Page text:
Thursday, 26 March 1998
SINGSING BY KURT GEYER, March 26, 1998
SINGSING BY KURT GEYER
AT LA MAMA UNTIL MARCH 29, 1998
Reviewed by Kate Herbert on or around March 25, 1998
La Mama is an organisation that provides for artists the freedom to experiment in a safe environment, the luxury of testing the water with untried ideas, and attempting a new skill in the theatre arena.
In the case of Kurt Geyer in his monodrama, Singsing, an actor has written and performed his own work which has some resonance of his own life's journey towards ' the golden place" he dreamed of as a child.
Geyer, directed by David Latham and with musical accompaniment and occasional interjections by pianist Tuck Leong, is alone on stage but creates a series of characters living in different time periods and locations, but linked by a common thread
Maria Karl Schnee is a cook in Dubbo in 1942. He has a shadowy past as a rent boy in Sydney and an unfortunate first name for a gay man who wants to be a drag queen chanteuse. His father, Gustav, is a disturbed bigot living in New Guinea. His aunt, Theodora, was an aviatrix who flew to PNG and was not eaten by the locals. Clarence Moon is revealed to be Karl's long-suffering secret admirer.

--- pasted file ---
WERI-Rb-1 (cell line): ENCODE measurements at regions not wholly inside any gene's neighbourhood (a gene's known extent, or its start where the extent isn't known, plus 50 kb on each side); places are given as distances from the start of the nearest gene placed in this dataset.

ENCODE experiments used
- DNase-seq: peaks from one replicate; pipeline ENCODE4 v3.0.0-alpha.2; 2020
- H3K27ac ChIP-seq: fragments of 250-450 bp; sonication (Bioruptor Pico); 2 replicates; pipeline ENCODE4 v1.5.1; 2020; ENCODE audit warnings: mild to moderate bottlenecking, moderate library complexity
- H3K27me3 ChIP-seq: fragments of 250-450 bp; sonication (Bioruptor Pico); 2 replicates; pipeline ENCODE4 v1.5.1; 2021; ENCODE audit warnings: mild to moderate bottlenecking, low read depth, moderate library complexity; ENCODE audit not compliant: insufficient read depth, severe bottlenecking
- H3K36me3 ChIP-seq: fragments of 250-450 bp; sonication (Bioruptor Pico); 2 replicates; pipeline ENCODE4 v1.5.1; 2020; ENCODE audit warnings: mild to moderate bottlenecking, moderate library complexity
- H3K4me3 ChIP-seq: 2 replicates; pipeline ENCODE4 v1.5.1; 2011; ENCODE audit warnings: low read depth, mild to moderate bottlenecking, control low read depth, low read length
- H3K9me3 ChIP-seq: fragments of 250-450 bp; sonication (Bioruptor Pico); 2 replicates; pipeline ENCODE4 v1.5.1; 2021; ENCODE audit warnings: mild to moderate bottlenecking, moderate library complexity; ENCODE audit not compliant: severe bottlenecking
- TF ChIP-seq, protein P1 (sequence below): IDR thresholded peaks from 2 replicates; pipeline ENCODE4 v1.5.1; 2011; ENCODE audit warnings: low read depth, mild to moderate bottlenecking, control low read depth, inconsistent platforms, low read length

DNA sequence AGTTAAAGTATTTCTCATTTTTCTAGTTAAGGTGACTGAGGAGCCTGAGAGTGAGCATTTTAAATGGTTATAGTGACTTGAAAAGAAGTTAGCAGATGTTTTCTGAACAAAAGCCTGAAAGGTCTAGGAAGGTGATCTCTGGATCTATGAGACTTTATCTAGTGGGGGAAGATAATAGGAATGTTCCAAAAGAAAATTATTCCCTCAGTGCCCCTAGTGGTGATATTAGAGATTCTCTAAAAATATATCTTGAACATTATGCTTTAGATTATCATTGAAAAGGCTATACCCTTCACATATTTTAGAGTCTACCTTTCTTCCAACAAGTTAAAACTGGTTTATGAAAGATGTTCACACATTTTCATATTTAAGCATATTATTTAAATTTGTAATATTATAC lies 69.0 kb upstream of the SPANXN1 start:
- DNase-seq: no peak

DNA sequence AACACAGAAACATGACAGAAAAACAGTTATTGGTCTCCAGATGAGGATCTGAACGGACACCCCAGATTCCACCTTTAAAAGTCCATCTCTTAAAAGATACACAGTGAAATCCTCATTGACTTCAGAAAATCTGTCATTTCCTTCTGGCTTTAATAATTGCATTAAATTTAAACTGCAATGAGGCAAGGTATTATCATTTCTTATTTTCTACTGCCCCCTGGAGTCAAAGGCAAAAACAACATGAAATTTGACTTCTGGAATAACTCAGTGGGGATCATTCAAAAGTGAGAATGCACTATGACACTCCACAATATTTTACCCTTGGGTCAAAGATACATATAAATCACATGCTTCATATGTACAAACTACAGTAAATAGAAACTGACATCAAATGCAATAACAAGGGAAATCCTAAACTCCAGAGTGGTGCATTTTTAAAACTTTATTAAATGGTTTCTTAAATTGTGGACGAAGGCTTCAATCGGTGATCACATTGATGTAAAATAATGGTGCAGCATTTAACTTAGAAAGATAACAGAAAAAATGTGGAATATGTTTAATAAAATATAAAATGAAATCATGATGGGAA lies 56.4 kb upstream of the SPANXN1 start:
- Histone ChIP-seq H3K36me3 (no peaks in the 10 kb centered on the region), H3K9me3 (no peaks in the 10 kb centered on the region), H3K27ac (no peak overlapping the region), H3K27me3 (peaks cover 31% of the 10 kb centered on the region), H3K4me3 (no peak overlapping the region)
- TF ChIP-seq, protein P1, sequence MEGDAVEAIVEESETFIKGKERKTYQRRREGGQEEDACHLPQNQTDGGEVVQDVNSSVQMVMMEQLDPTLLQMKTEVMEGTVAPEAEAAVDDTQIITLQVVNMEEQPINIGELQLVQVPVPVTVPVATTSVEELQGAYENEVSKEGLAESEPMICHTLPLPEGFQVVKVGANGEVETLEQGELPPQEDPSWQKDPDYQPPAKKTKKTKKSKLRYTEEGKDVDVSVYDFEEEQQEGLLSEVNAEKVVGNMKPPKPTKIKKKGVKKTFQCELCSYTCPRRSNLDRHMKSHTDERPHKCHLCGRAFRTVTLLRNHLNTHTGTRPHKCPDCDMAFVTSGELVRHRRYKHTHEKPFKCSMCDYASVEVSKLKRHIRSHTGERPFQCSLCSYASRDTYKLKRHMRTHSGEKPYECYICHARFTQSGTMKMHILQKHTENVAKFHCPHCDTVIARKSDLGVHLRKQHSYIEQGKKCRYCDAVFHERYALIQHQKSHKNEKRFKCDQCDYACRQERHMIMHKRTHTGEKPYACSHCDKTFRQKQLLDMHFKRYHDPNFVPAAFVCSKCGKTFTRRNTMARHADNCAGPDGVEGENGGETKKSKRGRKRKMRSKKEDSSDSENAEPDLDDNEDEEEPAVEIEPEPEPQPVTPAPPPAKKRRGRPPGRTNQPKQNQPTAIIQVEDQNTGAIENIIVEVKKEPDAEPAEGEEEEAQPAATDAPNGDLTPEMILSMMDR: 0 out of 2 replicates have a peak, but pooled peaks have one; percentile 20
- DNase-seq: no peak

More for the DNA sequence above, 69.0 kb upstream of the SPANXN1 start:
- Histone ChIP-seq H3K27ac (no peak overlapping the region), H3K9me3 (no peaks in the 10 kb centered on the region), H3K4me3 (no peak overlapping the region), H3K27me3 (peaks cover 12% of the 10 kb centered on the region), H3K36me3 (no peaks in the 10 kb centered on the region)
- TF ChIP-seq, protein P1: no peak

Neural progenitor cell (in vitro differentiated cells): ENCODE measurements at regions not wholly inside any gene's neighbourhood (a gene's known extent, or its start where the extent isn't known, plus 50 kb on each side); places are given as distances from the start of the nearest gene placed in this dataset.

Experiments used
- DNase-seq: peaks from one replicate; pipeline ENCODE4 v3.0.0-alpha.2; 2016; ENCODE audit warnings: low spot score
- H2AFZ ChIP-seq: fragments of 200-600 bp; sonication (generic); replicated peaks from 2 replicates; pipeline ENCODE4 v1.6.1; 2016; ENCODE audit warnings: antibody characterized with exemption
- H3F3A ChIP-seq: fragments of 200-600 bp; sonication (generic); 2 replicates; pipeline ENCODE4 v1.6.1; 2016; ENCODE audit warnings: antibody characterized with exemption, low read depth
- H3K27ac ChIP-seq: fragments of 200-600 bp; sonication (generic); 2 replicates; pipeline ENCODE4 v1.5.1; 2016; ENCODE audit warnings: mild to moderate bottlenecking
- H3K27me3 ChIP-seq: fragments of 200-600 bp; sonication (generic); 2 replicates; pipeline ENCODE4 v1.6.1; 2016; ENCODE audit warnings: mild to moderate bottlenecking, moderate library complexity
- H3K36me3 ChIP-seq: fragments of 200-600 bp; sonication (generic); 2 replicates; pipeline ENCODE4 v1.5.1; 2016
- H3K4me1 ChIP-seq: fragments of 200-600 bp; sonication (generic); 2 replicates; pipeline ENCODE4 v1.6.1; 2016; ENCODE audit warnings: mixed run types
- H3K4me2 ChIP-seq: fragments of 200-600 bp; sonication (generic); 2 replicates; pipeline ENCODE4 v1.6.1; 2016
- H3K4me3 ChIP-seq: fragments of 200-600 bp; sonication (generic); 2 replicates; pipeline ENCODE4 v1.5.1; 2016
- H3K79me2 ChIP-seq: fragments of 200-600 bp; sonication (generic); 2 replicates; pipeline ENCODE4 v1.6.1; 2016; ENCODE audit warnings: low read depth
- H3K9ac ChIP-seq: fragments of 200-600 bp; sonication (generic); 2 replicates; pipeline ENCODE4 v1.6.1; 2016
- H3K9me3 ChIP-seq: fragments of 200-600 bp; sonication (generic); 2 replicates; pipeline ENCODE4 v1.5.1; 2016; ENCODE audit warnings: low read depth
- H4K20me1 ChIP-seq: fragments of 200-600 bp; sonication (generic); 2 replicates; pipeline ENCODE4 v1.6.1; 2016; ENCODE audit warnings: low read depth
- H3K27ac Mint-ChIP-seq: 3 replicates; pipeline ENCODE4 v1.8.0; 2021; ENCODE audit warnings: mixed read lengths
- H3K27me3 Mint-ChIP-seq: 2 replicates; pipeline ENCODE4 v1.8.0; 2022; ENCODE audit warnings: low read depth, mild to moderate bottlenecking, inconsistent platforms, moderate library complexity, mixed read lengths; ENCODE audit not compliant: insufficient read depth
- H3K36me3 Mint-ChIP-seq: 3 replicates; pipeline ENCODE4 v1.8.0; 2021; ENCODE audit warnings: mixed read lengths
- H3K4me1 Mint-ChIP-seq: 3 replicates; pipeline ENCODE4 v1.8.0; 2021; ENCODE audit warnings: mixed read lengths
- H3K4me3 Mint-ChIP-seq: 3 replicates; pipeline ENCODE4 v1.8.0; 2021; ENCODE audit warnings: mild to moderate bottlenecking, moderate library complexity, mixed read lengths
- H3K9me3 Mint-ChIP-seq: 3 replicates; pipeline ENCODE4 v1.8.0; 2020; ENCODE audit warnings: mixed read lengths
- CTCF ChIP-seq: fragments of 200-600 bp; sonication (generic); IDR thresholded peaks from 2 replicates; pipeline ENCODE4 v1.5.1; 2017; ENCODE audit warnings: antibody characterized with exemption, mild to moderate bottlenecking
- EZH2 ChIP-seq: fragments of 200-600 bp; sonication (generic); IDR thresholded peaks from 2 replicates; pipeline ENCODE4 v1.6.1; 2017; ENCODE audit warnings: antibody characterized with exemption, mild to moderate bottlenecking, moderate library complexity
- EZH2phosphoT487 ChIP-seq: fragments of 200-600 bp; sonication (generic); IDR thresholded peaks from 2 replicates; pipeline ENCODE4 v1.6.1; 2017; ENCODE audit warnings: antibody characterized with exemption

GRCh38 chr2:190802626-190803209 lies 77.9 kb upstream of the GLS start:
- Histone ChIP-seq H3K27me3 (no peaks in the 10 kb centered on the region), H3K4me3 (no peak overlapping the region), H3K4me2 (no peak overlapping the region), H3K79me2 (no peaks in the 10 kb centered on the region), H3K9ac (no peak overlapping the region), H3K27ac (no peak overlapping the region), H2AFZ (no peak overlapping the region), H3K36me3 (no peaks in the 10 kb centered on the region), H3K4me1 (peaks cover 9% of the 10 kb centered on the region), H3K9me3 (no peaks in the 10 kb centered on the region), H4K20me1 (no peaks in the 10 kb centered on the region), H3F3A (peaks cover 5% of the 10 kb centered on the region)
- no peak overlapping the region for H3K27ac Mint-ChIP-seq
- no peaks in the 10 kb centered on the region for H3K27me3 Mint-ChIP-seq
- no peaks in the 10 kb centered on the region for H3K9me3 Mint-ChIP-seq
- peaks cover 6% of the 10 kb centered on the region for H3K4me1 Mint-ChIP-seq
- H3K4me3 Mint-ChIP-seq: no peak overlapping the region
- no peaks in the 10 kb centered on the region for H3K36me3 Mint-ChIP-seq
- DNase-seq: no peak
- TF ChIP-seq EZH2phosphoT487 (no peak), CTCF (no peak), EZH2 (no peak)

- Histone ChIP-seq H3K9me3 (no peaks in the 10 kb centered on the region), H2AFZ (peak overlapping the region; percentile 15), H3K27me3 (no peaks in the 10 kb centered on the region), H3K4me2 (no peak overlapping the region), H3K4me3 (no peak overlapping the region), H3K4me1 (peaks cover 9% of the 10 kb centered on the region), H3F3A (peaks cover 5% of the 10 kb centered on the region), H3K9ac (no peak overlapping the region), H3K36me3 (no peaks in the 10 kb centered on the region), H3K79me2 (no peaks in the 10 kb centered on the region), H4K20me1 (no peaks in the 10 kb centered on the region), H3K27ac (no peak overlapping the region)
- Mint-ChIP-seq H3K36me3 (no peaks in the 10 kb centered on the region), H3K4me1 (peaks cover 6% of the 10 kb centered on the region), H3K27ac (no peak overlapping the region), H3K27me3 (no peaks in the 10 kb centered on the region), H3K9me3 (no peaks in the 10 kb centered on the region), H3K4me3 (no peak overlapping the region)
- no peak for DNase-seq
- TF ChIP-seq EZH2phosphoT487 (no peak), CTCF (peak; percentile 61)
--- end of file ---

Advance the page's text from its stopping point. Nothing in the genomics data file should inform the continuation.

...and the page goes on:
Geyer peppers the hour with snatches of popular songs, with particular emphasis on Maria in the Sound of Music. Some other odd choices appear. Two numbers from Dave Mason (The Reels) seem to be included simply because Mason came from Dubbo.
To quote Carl, "I'll never make a chanteuse.". Geyer is certainly no musical star and he would fare better staying in his lower vocal register.
The piece takes off dramatically when we meet Gustav. The tone darkens, tension heightens and the lighting better defines the space and focuses our attention squarely on the neurotic behaviour of the character
Even more successful was the final scene with Clarence. The text comes alive, emotional intention is clear, the journey of the play is completed. It is a pity that this touching fragment of story was not more fully explored at the expense of others.
Geyer is committed to his material which seems to draw on some personal experience First plays are inevitably imbued with a fresh, nervous energy but are often fraught with difficulties and riddled with problems. Singsing is no exception.
It is cheerful and charming but suffers from some major script flaws and awkward moments in its performing. It feels uncomfortable and needs a stronger physicality and a rigorously re-worked script.